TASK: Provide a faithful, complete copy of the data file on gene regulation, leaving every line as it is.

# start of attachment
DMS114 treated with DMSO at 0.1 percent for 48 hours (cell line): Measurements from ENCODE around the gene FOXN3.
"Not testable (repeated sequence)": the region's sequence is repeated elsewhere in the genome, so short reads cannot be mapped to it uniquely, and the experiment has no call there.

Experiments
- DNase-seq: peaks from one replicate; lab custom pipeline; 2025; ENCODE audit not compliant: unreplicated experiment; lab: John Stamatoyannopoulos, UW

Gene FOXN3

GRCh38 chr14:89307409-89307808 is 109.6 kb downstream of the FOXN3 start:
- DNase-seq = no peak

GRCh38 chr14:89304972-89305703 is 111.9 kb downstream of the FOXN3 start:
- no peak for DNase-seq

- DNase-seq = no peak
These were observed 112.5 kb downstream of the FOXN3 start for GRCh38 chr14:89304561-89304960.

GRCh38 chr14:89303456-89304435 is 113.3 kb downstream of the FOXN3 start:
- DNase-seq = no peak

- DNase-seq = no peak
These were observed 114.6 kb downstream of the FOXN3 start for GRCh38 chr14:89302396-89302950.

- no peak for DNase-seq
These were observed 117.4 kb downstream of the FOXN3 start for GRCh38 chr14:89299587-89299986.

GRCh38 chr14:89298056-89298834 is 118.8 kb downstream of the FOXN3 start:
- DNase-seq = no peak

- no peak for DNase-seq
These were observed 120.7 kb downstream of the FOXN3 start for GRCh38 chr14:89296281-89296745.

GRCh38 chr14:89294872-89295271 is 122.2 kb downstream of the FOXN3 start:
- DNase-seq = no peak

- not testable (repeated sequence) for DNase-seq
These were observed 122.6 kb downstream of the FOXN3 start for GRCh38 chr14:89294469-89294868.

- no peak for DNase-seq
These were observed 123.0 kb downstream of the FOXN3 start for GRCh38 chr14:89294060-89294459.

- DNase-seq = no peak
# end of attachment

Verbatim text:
DMS114 treated with DMSO at 0.1 percent for 48 hours (cell line): Measurements from ENCODE around the gene FOXN3.
"Not testable (repeated sequence)": the region's sequence is repeated elsewhere in the genome, so short reads cannot be mapped to it uniquely, and the experiment has no call there.

Experiments
- DNase-seq: peaks from one replicate; lab custom pipeline; 2025; ENCODE audit not compliant: unreplicated experiment; lab: John Stamatoyannopoulos, UW

Gene FOXN3

GRCh38 chr14:89307409-89307808 is 109.6 kb downstream of the FOXN3 start:
- DNase-seq = no peak

GRCh38 chr14:89304972-89305703 is 111.9 kb downstream of the FOXN3 start:
- no peak for DNase-seq

- DNase-seq = no peak
These were observed 112.5 kb downstream of the FOXN3 start for GRCh38 chr14:89304561-89304960.

GRCh38 chr14:89303456-89304435 is 113.3 kb downstream of the FOXN3 start:
- DNase-seq = no peak

- DNase-seq = no peak
These were observed 114.6 kb downstream of the FOXN3 start for GRCh38 chr14:89302396-89302950.

- no peak for DNase-seq
These were observed 117.4 kb downstream of the FOXN3 start for GRCh38 chr14:89299587-89299986.

GRCh38 chr14:89298056-89298834 is 118.8 kb downstream of the FOXN3 start:
- DNase-seq = no peak

- no peak for DNase-seq
These were observed 120.7 kb downstream of the FOXN3 start for GRCh38 chr14:89296281-89296745.

GRCh38 chr14:89294872-89295271 is 122.2 kb downstream of the FOXN3 start:
- DNase-seq = no peak

- not testable (repeated sequence) for DNase-seq
These were observed 122.6 kb downstream of the FOXN3 start for GRCh38 chr14:89294469-89294868.

- no peak for DNase-seq
These were observed 123.0 kb downstream of the FOXN3 start for GRCh38 chr14:89294060-89294459.

- DNase-seq = no peak